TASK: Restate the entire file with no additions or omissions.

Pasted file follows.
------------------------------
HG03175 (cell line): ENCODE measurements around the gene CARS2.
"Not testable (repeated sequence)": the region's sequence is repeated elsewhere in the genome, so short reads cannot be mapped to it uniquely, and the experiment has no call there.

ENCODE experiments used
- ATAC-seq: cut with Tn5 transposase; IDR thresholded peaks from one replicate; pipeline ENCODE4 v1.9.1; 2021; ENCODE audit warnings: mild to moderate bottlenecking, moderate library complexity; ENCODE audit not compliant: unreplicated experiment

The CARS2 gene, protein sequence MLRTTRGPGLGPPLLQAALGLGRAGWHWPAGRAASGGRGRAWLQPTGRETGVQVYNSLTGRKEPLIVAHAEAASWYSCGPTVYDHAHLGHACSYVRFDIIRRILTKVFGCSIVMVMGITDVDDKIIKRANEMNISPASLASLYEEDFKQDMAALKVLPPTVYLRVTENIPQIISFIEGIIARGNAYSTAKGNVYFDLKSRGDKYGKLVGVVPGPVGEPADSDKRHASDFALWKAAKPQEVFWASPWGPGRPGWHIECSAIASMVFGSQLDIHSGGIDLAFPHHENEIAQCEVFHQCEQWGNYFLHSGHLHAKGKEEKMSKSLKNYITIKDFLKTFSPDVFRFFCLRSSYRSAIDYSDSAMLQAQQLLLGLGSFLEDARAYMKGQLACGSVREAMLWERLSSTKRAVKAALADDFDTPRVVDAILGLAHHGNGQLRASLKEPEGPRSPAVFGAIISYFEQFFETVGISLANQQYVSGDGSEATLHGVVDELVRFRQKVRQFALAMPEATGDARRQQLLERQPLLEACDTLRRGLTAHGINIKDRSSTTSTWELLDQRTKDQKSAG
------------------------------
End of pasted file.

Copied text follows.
HG03175 (cell line): ENCODE measurements around the gene CARS2.
"Not testable (repeated sequence)": the region's sequence is repeated elsewhere in the genome, so short reads cannot be mapped to it uniquely, and the experiment has no call there.

ENCODE experiments used
- ATAC-seq: cut with Tn5 transposase; IDR thresholded peaks from one replicate; pipeline ENCODE4 v1.9.1; 2021; ENCODE audit warnings: mild to moderate bottlenecking, moderate library complexity; ENCODE audit not compliant: unreplicated experiment

The CARS2 gene, protein sequence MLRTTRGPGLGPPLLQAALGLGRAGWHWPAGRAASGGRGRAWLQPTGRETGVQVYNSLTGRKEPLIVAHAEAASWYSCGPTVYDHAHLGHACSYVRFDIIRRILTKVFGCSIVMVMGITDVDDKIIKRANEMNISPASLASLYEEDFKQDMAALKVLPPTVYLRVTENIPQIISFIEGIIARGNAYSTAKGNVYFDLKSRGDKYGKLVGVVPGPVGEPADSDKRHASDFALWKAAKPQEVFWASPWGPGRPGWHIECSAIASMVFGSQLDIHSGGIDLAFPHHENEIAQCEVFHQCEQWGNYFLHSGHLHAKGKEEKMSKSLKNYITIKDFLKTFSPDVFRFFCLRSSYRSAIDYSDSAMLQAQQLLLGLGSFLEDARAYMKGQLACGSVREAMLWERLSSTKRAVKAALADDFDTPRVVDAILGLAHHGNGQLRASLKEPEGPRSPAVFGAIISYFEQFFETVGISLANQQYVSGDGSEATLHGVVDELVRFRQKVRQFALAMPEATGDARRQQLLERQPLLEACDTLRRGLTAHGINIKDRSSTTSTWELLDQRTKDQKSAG